As a longtime member of the Society for Creative Anachronism, I thought I had seen pretty much every bad medievaloid film there was, but turns out I had missed a significant milestone in the genre of cheesy films about dudes in armor: George A. Romero’s Knightriders (1981). I get the impression from my older SCA friends that this was something of their generation’s A Knight’s Tale, but instead of actually taking place in ye olde times, it takes place in the modern day. Oh yes, that’s because Romero was inspired by the SCA itself, and the liminal historical/modern space it occupies in the list of really intense hobbies that are also highly ridiculous when you step back a bit.
Let me be the first to admit that I fully realize how ridiculous the SCA looks from even the tiniest bit of distance, while also at the same time being super into to it. But when it comes to Knightriders, no one is as committed to their ridiculous hobby quite like Ed Harris’ character King Billy (or, more accurately, no one is as committed to their ridiculous hobby like Ed Harris is committed to playing King Billy).
The premise of the film is that there’s this group of people who have formed kind of an itinerant renaissance faire centered around jousting on motorcycles. Billy is their “king”, and is a little too attached to the idea of knights in shining armor, which is causing a rift between him and his queen/girlfriend, Linet.
Meanwhile, there’s Alan, one of Billy’s right hand men, and the three of them complete a kind of quasi-Arthur/Guinevere/Lancelot love triangle.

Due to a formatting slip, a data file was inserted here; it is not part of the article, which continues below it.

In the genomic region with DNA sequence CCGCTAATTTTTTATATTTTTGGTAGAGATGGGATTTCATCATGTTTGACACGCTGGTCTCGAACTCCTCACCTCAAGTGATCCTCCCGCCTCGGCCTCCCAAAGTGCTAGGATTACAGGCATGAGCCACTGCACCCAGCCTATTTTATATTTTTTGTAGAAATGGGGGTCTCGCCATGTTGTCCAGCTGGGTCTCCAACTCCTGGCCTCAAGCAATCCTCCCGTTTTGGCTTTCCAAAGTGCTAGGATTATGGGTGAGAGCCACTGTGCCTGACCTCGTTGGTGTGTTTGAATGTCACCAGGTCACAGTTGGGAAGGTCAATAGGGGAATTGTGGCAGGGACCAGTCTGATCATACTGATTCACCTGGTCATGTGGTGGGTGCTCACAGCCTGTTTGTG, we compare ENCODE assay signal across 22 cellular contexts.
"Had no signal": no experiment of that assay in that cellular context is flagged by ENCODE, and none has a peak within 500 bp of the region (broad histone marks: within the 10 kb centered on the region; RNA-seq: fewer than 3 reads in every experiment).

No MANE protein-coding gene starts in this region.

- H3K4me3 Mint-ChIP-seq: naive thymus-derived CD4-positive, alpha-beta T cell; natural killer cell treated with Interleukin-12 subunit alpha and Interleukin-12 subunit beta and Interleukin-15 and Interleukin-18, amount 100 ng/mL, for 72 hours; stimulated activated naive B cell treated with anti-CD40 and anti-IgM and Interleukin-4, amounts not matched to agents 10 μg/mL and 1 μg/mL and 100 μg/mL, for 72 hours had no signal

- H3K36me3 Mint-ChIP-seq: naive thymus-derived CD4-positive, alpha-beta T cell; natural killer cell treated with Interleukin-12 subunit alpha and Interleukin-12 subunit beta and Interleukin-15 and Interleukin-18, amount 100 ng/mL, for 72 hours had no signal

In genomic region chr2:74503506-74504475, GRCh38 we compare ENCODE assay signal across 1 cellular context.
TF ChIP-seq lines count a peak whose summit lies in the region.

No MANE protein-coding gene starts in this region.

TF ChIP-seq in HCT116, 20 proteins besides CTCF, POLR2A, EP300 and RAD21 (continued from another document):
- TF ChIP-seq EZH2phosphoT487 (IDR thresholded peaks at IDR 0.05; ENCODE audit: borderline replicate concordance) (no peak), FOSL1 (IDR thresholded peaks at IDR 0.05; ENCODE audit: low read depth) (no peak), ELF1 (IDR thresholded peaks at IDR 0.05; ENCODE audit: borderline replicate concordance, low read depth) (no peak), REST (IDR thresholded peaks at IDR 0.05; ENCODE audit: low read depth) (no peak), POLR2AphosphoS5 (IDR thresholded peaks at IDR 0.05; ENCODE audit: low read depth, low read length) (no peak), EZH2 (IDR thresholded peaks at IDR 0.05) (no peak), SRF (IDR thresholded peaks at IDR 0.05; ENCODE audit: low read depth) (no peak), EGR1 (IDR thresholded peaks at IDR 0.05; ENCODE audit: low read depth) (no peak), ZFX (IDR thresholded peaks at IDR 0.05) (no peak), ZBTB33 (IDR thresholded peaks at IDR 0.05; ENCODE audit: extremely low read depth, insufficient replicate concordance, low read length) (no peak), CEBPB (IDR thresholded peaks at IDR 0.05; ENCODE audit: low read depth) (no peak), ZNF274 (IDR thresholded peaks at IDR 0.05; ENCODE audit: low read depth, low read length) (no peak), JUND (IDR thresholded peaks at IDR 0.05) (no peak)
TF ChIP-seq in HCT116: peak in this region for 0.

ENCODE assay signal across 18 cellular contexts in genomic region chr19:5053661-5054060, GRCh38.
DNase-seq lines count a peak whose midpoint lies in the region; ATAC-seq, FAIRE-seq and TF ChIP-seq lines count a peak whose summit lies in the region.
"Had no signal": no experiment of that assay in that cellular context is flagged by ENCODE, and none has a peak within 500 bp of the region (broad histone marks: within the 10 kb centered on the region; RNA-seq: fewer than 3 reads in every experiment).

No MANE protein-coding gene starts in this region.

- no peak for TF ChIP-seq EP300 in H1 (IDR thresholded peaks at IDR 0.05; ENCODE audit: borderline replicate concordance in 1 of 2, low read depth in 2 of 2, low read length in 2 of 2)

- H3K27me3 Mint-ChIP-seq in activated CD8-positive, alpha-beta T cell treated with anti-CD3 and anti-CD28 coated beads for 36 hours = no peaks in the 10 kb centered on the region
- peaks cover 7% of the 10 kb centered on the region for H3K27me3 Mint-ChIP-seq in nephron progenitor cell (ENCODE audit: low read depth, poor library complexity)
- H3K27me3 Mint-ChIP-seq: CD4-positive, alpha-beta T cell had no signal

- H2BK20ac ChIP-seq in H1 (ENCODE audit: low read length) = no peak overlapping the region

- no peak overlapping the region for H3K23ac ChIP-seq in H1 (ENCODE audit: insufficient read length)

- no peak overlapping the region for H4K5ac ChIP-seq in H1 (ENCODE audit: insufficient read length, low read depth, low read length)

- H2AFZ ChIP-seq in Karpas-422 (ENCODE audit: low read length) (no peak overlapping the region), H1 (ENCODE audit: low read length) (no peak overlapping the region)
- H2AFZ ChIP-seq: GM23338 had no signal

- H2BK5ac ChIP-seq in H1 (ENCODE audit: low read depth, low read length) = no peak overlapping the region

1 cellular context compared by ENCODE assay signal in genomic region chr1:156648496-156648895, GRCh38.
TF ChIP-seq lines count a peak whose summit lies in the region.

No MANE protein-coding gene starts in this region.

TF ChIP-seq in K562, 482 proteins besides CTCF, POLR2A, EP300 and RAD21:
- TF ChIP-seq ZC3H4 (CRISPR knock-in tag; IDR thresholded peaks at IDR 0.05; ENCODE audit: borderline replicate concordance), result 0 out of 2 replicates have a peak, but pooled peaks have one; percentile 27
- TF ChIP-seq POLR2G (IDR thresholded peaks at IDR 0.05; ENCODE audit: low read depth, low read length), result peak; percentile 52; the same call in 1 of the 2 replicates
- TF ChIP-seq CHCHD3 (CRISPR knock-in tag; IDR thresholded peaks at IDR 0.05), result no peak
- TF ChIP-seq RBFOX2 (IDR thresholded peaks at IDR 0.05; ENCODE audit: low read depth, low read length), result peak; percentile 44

Then there’s Morgan, who is sort of supposed to be Mordred, I guess? He plays a heel in Billy’s troupe, but he’s really not a bad guy. He is ambitious, however, to unseat Billy and be crowned the next king.
That ambition leads him to ultimately break with the group and form his own jousting team under the control of a glitzy Hollywood-type promoter.
A surprisingly diverse cast rounds out the immediate cast, all with names/personalities modeled on various Arthurian knights and Robin Hood characters.
There’s a feud with the local sheriff’s department who show up to harass the group and beat them up, and a local neo-nazi motorcycle gang who also drop in from time to time to cause chaos. And the appearance of a mysterious Native American motorcycle jouster who silently seems to fulfill some kind of prophecy in Billy’s delusional mind, leading him to accept his fate.
The plot is a little too ambitious for the actual content, but somehow it all more or less works. While the runtime is a tad excessive at 146 minutes, at least it held my attention through most of it (even if I was cringing a good portion of the time).
I would like to pause for a moment and mention that, by complete coincidence, both Knightriders and Excalibur opened on the same day. Had I not known this, I would have thought Knightriders was completely riffing on Excalibur, particularly since the opening scenes are so eerily similar. Zeitgeisty!